Strengths of this study include the utilization of PSG-derived EEG data from a within-subject, crossover study and the use of qEEG analytical methods. An important limitation is the post hoc and exploratory nature of the analysis, which is prone to biased interpretation. Nonetheless, such retrospective analyses can provide valuable insights and generate new hypotheses for further exploration and investigation. This study is also limited by the absence of N3 sleep for several participants during the night of low frequency DBS, preventing analysis of N3 sleep for all but four subjects. The exclusion of artifact-contaminated PSG data also may limit our accuracy, though as above the amount of data rejected due to artifact was generally low (2.3–2.8% N2, 0.28–1.5% N3). Furthermore, this was addressed in the parent clinical trial by employing bipolar stimulation configurations in all subjects, which may be less likely to cause stimulation artifact (Frysinger et al., 2006; Amara et al., 2017).
In conclusion, this is the first study to examine the effects of STN DBS on sleep spindle density as well as several other qEEG outcomes during NREM in PD patients. DBS likely has a beneficial therapeutic effect on sleep in PD, which may be due in part to increased sleep spindle density during N2 sleep. Given the exploratory nature of this study, it will be critical for future studies to further examine the potential therapeutic effect of DBS on sleep microarchitecture. These findings have important therapeutic implications and represent a potentially substantial advancement in the search for improved treatments for sleep dysfunction in PD.
Data availability statement
The raw data supporting the conclusions of this article will be made available by the authors, without undue reservation.
The studies involving humans were approved by University of Alabama at Birmingham IRB. The studies were conducted in accordance with the local legislation and institutional requirements. The participants provided their written informed consent to participate in this study.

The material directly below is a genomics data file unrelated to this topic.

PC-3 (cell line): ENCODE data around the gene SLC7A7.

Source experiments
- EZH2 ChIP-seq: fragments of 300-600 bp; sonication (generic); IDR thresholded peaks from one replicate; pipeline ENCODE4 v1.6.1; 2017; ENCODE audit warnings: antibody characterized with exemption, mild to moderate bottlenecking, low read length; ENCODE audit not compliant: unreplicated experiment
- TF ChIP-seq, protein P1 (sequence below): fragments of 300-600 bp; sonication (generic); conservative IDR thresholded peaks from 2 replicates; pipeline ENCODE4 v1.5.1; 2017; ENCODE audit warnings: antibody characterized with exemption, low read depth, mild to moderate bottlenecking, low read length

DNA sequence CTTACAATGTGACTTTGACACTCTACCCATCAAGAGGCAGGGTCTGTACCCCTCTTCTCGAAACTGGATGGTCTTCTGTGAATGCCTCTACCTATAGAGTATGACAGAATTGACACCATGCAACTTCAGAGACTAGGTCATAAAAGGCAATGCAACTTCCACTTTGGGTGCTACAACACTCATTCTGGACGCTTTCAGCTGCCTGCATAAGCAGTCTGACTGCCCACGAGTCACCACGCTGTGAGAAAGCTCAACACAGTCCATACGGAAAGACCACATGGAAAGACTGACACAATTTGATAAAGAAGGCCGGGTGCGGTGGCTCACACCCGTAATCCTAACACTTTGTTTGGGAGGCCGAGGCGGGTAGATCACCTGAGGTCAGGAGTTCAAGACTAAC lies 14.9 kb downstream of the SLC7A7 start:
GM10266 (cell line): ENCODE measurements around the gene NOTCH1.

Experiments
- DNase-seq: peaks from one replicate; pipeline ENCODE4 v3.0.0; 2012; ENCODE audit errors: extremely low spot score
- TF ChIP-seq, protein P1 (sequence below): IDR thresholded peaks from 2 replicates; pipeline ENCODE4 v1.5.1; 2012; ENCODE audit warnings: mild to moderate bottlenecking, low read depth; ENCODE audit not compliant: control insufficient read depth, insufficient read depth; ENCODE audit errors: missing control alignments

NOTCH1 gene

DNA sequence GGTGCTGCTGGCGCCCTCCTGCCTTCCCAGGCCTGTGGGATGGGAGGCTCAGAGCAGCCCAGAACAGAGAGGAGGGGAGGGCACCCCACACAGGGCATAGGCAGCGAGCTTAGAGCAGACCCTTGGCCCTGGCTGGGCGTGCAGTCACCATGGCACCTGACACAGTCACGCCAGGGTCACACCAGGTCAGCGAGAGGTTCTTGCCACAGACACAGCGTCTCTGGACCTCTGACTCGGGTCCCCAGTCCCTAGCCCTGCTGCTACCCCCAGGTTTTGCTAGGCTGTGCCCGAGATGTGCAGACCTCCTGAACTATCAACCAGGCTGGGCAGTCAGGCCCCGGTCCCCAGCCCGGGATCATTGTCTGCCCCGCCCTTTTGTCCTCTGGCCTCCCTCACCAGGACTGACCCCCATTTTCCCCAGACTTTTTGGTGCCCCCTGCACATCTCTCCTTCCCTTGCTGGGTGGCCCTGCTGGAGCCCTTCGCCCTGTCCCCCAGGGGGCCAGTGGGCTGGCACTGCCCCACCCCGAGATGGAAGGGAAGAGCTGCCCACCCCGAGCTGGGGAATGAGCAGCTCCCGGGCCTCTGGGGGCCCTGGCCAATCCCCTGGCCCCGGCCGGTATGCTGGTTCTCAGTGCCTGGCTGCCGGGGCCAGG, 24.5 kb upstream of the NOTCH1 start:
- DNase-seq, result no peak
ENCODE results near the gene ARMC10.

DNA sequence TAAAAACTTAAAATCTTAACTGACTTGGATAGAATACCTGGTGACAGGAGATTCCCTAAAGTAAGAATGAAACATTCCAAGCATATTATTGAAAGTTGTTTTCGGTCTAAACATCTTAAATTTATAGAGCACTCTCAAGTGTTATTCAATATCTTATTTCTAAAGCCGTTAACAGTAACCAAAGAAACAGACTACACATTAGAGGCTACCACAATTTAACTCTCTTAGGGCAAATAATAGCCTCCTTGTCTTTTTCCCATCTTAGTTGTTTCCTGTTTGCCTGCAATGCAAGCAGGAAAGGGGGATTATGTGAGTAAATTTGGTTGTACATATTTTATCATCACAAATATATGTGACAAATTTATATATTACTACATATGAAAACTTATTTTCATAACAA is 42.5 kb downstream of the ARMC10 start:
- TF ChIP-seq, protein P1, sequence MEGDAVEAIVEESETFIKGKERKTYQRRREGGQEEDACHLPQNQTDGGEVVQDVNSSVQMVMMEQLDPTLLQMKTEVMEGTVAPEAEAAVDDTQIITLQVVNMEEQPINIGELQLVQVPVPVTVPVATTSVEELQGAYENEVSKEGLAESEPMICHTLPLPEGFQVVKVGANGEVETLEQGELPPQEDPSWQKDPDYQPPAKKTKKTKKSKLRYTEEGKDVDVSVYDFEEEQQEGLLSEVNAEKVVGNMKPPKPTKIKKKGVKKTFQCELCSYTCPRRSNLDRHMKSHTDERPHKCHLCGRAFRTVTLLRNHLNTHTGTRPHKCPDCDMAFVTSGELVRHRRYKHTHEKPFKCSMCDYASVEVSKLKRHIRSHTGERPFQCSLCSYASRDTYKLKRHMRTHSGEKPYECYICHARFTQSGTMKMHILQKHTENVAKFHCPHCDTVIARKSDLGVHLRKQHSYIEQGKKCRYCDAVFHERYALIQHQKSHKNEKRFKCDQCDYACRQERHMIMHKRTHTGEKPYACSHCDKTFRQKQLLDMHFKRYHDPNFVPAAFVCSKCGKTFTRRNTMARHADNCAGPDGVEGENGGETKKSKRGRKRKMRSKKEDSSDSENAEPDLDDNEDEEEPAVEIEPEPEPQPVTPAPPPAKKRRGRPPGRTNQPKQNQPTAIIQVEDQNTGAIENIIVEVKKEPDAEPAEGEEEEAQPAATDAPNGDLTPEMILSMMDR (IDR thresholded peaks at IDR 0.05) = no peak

AM: Conceptualization, Formal Analysis, Methodology, Visualization, Writing – original draft, Writing – review and editing, Data curation. BE: Data curation, Formal Analysis, Methodology, Writing – review and editing. AB: Writing – original draft, Writing – review and editing. AG: Data curation, Formal Analysis, Methodology, Writing – review and editing. CC: Data curation, Visualization, Writing – review and editing. ZI: Conceptualization, Formal Analysis, Methodology, Supervision, Writing – review and editing. AJ: Data curation, Methodology, Writing – review and editing. SM: Conceptualization, Formal Analysis, Methodology, Supervision, Writing – review and editing. AA: Conceptualization, Data curation, Formal Analysis, Funding acquisition, Investigation, Supervision, Writing – review and editing.
The author(s) declare financial support was received for the research, authorship, and/or publication of this article. AA received funding from NIH (K23NS080912 and R01HD100670).
We are grateful to the research participants, without whom this study would not have been possible.
Conflict of interest
The authors declare that the research was conducted in the absence of any commercial or financial relationships that could be construed as a potential conflict of interest.